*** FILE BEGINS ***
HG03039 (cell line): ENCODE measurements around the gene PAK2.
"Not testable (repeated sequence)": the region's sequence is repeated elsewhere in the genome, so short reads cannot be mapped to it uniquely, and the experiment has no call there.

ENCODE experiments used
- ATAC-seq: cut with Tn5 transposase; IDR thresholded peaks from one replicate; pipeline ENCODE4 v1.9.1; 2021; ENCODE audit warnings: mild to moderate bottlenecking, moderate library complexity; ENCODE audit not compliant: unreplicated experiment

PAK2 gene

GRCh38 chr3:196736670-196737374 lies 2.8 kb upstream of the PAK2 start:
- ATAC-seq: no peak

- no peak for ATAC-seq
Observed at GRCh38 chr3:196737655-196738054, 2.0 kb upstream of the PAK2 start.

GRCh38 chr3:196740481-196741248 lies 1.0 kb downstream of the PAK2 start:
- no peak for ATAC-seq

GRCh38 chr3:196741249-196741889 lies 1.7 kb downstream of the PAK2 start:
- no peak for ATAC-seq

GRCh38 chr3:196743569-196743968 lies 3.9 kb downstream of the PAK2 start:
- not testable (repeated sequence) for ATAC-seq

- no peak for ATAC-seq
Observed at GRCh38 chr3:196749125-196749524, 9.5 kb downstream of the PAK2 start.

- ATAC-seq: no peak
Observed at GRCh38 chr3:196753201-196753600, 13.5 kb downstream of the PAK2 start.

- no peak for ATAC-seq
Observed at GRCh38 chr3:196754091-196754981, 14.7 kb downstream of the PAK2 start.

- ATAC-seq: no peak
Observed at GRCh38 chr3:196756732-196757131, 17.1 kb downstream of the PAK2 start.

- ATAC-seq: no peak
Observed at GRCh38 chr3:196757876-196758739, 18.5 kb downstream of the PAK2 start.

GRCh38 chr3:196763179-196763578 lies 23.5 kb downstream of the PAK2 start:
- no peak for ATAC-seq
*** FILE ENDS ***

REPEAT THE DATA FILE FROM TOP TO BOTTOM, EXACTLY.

HG03039 (cell line): ENCODE measurements around the gene PAK2.
"Not testable (repeated sequence)": the region's sequence is repeated elsewhere in the genome, so short reads cannot be mapped to it uniquely, and the experiment has no call there.

ENCODE experiments used
- ATAC-seq: cut with Tn5 transposase; IDR thresholded peaks from one replicate; pipeline ENCODE4 v1.9.1; 2021; ENCODE audit warnings: mild to moderate bottlenecking, moderate library complexity; ENCODE audit not compliant: unreplicated experiment

PAK2 gene

GRCh38 chr3:196736670-196737374 lies 2.8 kb upstream of the PAK2 start:
- ATAC-seq: no peak

- no peak for ATAC-seq
Observed at GRCh38 chr3:196737655-196738054, 2.0 kb upstream of the PAK2 start.

GRCh38 chr3:196740481-196741248 lies 1.0 kb downstream of the PAK2 start:
- no peak for ATAC-seq

GRCh38 chr3:196741249-196741889 lies 1.7 kb downstream of the PAK2 start:
- no peak for ATAC-seq

GRCh38 chr3:196743569-196743968 lies 3.9 kb downstream of the PAK2 start:
- not testable (repeated sequence) for ATAC-seq

- no peak for ATAC-seq
Observed at GRCh38 chr3:196749125-196749524, 9.5 kb downstream of the PAK2 start.

- ATAC-seq: no peak
Observed at GRCh38 chr3:196753201-196753600, 13.5 kb downstream of the PAK2 start.

- no peak for ATAC-seq
Observed at GRCh38 chr3:196754091-196754981, 14.7 kb downstream of the PAK2 start.

- ATAC-seq: no peak
Observed at GRCh38 chr3:196756732-196757131, 17.1 kb downstream of the PAK2 start.

- ATAC-seq: no peak
Observed at GRCh38 chr3:196757876-196758739, 18.5 kb downstream of the PAK2 start.

GRCh38 chr3:196763179-196763578 lies 23.5 kb downstream of the PAK2 start:
- no peak for ATAC-seq